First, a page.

Contrary to Adhikari, Prakash Ghising who lives in Australia does not sing or act. But, he still invests his money in music videos. Over the past year, he has invested in three music videos one has been released while others are going to be released over the past few months.

“I have no vested interest,” says Ghising. “I want to help the music industry grow along with providing a space for upcoming singers and models. I also plan to produce a feature film in the long run.”

Investment from Nepal

It is not that investment does not come from Nepal. Directors and people from the industry say around 30 per cent of music videos are funded from Nepal, with most of the time the investors being singers themselves. But, this trend has stopped due to Covid-19.

The reason many say is the lack of shows they are getting. Without live shows, these singers are rarely earning and that has stopped them from investing in music videos.

“Making a music video is no cheap,” says singer Hemanta Sharma. “Even if I do invest it, with the lack of shows, where do I go perform and get a return on that investment?”

Bhumika Giri, a few months ago, released her Teej song. But, she did not release a video. She, like Sharma, says due to the lack of stage shows, it makes no sense to invest millions of rupees in music videos. There are companies and producers who help these singers out, but the videos that they make for a singer do not belong to the singer entirely as they are put on the companies’ YouTube channels.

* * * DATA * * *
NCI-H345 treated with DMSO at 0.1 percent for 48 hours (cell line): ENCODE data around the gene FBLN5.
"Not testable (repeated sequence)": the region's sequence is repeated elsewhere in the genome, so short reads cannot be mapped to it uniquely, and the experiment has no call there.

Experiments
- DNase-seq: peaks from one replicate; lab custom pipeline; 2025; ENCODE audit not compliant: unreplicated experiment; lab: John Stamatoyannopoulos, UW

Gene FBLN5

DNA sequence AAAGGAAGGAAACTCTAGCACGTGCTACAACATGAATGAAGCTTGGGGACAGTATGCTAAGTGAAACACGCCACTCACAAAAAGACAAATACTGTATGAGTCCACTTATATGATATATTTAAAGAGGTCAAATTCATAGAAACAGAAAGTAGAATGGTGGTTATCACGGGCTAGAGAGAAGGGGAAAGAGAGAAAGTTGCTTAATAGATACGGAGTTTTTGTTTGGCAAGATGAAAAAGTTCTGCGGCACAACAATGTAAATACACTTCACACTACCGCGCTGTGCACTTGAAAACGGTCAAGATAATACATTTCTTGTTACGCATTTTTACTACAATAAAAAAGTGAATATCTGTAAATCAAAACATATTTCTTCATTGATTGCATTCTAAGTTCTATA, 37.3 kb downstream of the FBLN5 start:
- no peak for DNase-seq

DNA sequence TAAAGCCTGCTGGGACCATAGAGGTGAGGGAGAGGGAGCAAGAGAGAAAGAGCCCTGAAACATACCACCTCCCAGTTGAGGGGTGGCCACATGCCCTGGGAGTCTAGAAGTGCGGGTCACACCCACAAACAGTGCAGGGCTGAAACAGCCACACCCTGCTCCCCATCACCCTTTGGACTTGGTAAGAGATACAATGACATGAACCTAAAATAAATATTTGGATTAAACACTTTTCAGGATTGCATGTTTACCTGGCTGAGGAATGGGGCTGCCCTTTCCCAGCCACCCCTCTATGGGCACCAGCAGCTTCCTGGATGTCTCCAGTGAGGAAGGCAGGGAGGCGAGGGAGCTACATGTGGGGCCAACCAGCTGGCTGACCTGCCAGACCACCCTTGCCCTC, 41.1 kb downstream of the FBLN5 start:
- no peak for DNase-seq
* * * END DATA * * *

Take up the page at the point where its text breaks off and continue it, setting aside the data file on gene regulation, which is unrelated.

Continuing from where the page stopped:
First-time singers feel they need to have a music video to be popular and hence produce one, spending as much as Rs 1 million. Directors also say there are a few who do it just for fun while some do it hoping they get a return on their investment in the coming years.

“For new singers, making an instant impact is important. That is why they need to have music videos and spend so much on them,” says Kajish Shrestha, a music video director.

There have also been examples of people investing money to fulfil the dreams of their partners. These people do not even want their names on the music videos. They just want their loved ones to be happy and show how much they mean to them.

The business of loss

Nepal music videos dance
A cast performing a dance for a music video

There is one singer who spent around Rs 800,000 to shoot one music video once. After that, she has invested in nine other music videos. As she mostly uses popular actors on them, she has also spent a lot on promotion hoping to get some sort of return from them.

“I’ve spent nearly Rs 10 million on these videos. But, when it comes to the return, I’ve made less than Rs 200,000,” she says, asking to remain anonymous.

Despite this, she is still working on creating a new video as she feels she needs to invest if she wants to make a name for herself in Nepal’s music scene.

Similarly, there is a man who loved acting but, due to various reasons, never got the chance. In a bid to fulfil his childhood dream, he went to a music video director and asked to be cast. In reply, he was told that he needed to invest around Rs 500,000 to be in the video.